Keeping Yourself Happy
Sometimes you just need to lighten up, explains family reunion frequenter Lisa Cohn, author of One Family, Two Family, New Family: Stories and Advice for Stepfamilies. "Parenting styles can be very different," recalls Cohn of her family's reunions. "Sometimes you just have to let things go unless you think your kid is in danger." Cohn still recalls when her mother questioned whether her son really had food allergies. "She became offended that I wouldn't let my son eat milk products." To alleviate the frustration, Cohn carries rice or soymilk along with other snacks until she has a chance to sneak off to the store.
Plan on receiving helpful advice on all sorts of topics—from pacifiers, diapers, and nursing to potty training and schooling. Try not to take things too personally, and be grateful that someone cares.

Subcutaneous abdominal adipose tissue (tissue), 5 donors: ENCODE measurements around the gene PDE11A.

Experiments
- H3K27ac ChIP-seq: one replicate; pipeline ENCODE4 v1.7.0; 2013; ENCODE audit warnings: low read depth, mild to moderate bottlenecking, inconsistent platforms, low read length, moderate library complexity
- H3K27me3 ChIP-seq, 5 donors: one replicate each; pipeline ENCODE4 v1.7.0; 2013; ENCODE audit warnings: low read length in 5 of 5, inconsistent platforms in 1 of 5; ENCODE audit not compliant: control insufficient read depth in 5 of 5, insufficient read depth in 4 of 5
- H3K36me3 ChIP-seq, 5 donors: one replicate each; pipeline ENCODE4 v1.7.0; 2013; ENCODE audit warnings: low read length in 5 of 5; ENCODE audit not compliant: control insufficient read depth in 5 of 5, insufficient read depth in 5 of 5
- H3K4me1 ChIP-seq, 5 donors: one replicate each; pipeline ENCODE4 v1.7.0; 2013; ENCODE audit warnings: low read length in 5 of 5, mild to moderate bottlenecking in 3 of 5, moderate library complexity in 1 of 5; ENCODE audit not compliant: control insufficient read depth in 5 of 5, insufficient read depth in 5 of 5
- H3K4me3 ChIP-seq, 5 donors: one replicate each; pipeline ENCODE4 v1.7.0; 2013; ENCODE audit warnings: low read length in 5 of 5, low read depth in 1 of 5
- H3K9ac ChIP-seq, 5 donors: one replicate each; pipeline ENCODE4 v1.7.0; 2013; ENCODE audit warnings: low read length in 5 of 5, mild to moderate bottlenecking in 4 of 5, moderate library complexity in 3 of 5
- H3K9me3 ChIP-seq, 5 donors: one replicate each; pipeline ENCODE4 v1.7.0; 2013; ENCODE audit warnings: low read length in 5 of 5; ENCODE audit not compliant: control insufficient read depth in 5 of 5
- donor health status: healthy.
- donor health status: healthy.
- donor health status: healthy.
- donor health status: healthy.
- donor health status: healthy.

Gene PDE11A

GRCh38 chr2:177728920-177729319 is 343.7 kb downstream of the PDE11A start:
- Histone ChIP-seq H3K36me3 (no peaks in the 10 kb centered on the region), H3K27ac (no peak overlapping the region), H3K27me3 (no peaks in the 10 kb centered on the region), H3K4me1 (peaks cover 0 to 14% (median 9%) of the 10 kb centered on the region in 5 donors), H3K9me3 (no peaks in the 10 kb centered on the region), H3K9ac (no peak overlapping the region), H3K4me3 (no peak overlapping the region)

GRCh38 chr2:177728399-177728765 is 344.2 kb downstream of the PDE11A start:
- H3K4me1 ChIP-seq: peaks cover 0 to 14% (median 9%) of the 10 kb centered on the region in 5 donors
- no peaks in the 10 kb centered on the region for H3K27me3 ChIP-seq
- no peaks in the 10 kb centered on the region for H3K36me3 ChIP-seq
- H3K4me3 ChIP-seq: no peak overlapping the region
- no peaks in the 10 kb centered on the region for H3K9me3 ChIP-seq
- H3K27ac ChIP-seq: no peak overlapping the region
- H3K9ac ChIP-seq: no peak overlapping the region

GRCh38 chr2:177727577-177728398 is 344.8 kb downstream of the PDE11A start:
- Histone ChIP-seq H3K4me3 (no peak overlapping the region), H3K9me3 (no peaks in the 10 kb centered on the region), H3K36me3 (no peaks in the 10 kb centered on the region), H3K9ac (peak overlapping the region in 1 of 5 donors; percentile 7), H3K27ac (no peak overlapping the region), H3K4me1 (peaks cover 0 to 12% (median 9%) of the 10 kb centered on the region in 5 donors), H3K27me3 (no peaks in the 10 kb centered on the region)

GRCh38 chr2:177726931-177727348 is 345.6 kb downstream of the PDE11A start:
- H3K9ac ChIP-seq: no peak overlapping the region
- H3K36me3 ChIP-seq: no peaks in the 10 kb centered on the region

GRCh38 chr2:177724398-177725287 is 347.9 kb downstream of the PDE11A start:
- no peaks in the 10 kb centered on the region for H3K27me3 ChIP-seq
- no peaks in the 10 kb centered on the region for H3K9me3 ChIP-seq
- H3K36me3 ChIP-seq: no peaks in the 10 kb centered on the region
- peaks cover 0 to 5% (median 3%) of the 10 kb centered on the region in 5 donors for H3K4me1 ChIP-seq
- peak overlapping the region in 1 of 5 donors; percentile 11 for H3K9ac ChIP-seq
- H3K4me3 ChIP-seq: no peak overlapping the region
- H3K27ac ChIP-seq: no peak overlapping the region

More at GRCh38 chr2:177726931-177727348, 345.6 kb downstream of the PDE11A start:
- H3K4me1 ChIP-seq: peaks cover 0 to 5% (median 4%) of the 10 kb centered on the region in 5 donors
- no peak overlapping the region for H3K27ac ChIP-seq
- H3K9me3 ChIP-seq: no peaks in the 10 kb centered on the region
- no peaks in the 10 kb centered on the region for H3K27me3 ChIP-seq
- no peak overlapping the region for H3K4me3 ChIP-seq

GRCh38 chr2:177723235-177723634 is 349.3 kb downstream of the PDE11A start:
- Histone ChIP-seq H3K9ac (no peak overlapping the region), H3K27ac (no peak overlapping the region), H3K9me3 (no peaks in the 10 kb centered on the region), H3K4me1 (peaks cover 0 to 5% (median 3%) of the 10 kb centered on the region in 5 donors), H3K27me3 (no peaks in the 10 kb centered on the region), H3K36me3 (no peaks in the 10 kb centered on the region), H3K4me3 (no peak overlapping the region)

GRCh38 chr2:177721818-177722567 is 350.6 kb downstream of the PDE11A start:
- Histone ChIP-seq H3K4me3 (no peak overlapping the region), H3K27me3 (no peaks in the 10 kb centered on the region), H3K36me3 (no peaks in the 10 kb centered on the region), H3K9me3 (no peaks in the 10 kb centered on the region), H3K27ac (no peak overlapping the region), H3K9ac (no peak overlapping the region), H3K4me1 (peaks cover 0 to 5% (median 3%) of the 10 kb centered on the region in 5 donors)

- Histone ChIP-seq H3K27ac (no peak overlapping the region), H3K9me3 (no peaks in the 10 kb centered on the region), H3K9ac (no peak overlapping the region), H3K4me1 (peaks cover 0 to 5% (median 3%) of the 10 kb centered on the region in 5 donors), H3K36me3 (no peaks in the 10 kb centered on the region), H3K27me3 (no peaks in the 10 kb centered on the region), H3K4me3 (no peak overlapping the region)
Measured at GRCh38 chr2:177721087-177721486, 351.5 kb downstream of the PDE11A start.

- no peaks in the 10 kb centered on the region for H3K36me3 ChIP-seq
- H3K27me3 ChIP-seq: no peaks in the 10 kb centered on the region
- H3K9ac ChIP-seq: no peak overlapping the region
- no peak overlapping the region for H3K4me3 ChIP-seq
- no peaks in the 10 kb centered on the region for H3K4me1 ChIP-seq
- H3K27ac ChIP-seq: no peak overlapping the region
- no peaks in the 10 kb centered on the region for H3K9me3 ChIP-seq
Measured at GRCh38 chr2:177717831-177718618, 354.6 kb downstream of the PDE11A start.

Take time for yourself and take up relatives on their offers to care for your little one. "It's nice when people, not parents, can step in and be surrogates and give parents a rest," says Dr. Vargus. "I mean that's why you're there—to support each other."
- Lighten up and let things go.
- Remember that not everyone, even family, will share the same parenting values as you.
- Plan on receiving lots of advice.
- Let relatives share your burden and care for your baby so you can have a break.
Family reunions will become more and more important as your child grows older. Start the tradition now and take time this summer to gather with your family and introduce your baby or child to the people who love him.